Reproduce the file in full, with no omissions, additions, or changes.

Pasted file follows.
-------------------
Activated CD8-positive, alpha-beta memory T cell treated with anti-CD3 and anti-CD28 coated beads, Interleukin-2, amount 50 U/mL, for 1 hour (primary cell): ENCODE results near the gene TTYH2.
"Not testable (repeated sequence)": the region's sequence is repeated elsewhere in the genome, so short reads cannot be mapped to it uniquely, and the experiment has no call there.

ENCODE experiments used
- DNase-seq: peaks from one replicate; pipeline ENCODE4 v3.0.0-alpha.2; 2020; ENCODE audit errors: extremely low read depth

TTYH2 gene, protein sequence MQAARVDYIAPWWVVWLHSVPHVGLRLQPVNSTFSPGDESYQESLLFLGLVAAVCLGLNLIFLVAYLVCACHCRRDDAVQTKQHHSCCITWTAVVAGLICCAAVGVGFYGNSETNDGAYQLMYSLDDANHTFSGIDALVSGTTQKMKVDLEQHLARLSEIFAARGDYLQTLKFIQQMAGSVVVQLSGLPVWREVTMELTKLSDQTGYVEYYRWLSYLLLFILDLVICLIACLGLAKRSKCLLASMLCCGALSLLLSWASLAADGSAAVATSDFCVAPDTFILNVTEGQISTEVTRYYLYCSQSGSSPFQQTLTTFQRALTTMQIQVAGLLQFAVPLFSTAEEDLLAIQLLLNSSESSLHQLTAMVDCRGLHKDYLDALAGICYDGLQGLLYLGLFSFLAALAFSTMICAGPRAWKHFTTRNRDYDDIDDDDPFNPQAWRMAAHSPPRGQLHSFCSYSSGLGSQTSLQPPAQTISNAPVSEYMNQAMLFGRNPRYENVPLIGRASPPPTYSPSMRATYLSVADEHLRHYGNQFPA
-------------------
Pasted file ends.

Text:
Activated CD8-positive, alpha-beta memory T cell treated with anti-CD3 and anti-CD28 coated beads, Interleukin-2, amount 50 U/mL, for 1 hour (primary cell): ENCODE results near the gene TTYH2.
"Not testable (repeated sequence)": the region's sequence is repeated elsewhere in the genome, so short reads cannot be mapped to it uniquely, and the experiment has no call there.

ENCODE experiments used
- DNase-seq: peaks from one replicate; pipeline ENCODE4 v3.0.0-alpha.2; 2020; ENCODE audit errors: extremely low read depth

TTYH2 gene, protein sequence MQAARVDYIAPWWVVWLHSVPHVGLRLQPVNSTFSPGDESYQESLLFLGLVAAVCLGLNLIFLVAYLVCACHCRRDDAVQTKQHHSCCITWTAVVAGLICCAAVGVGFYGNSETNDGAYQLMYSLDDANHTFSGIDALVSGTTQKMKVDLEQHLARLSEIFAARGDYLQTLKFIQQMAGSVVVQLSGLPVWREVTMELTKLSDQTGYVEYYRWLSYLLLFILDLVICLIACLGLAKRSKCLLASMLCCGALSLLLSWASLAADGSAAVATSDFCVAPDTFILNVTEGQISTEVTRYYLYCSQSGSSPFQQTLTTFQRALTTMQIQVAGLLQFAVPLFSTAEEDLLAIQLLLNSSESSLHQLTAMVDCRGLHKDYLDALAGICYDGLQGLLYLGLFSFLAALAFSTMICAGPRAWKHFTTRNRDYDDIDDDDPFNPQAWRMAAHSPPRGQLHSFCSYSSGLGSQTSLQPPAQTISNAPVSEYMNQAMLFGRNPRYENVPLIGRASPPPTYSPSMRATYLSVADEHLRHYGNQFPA